Sunday, 15 November 2015

What your ability to love says about you

The latest attacks in Paris are a perfect example of  those filled with hatred instead of love. In a world where every news item is literally about death and destruction, it is hard to imagine John Lennon's world 'living as one'. The opposite of hatred is love, not self love but an altogether altruistic type of love. Love of others and their well being, doing things out of love and not expecting reward, being a person whose actions are always an expression of love. Romantic love is what we see in the movies but we forget that  love is a verb - to love- not a noun- self-love.

When people do bad things they are metaphorically screaming at the top of their lungs that they hate life and everyone in it. It is easy to become bitter, twisted and spiteful when things don't go our way or when others hurt and offend us but the truth is human beings are born with an innate ability to love. We smile unlike other species and we laugh. We feel things emotionally which we express verbally and physically but the process of deciphering thoughts and emotion is again unique to humans. Our brains are wired to experience sensory pleasure- food, sex, even titillating the brain through humour. Our make up enables us to love and hate in equal measure but choosing love over hatred takes wisdom and understanding. It is also surprisingly simple. Have you smiled recently at a complete stranger? Have you offered to help someone find their lost dog? Have you asked the disabled gentleman in a wheelchair wanting to cross the road if you can help him? Have you stopped to ask that young lady weeping on a park bench if she's OK? In other words, have you extended yourself to others out of love for your fellow human beings?

Although loving is simple, having the courage to do so is harder. We are all dancing as fast as we can while juggling the requirements of being employee, boss, mother, father, lover, mentor, tutor, friend, the list goes on. Many times, we hurry on past others claiming we are too busy to stop- the word 'busy' a convenient excuse for not caring enough to enquire after another or even spend five minutes exchanging pleasantries however pointless they might seem. Just chatting about the weather may be the only conversation that little old lady has had all day. Twenty-first century living has turned us into selfish egomaniacs where we place ourselves at the center of the universe. We are the axis on which the world turns and we treat everyone as a convenience who we discard at will like the packaging of our ready-made pizza. The rank disregard that we show others is why hatred has taken prime position on a world scale. We have grown so used to dispatching each other as we prioritise what we consider important that along the way, the cancer of hatred has metastasised. There will come a time when we may not even remember what love is. Those people already exist and they're making a very sick point by hurting others: that they don't care enough to stop, that they have forgotten how to love.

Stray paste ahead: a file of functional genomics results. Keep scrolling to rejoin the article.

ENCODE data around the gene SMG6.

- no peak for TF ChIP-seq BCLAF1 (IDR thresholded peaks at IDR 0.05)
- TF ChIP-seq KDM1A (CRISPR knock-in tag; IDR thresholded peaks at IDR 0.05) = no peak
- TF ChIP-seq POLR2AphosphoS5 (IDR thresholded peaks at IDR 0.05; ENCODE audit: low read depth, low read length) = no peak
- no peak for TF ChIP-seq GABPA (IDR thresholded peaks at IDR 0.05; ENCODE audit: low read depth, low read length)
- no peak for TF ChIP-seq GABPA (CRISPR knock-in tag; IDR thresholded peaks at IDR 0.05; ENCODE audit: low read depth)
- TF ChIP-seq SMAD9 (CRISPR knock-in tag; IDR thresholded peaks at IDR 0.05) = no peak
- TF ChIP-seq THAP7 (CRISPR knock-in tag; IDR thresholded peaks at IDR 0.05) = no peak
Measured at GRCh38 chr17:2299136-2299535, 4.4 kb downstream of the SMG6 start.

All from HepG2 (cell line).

When we stop being able to love we abandon what it is to be human.We are already becoming dehumanised as we are already essentially desensitised to perversity and violence: television and feature films are becoming more explicit in an excess of everything in order to satiate audiences worldwide. What was once taboo is now the norm. Makers of commercial films know their audiences and what they want to see. Is it any wonder that some of the highest grossing movie franchises in recent years that none of them is about love? Look at the stratospheric popularity of violent video games, for example, beloved by lonely, young men the world over.  Children freely watch pornography which has replaced cartoons before the school run. There is a certain inevitability from using TV to control a restless child and for that child to equate an absence of independent thought with real life. Not only is our lust for instant gratification a form of hunger, the more we give in to it, the more we crave it.

If we want a better world, we need to re-learn how to carry out random acts of love. Smile. Say nice things only. Say hello and thank you as if it were the mantra to change the world. Offer to help even if the stress and inconvenience will mess up our plans. Extend ourselves beyond our personal bubble. Let others in. Listen to their stories. To love is to admire and marvel at every human experience, to see past ourselves for once. In the process of acting out of love, we can strike gold- that perfect balance borne out of love is peace. The whole world needs love now and more than ever. So what are we waiting for?